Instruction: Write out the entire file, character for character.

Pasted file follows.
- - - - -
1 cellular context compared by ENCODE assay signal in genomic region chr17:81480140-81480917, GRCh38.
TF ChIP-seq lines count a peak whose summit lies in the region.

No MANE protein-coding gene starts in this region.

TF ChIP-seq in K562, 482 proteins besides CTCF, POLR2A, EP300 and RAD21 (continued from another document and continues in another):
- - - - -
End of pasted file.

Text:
1 cellular context compared by ENCODE assay signal in genomic region chr17:81480140-81480917, GRCh38.
TF ChIP-seq lines count a peak whose summit lies in the region.

No MANE protein-coding gene starts in this region.

TF ChIP-seq in K562, 482 proteins besides CTCF, POLR2A, EP300 and RAD21 (continued from another document and continues in another):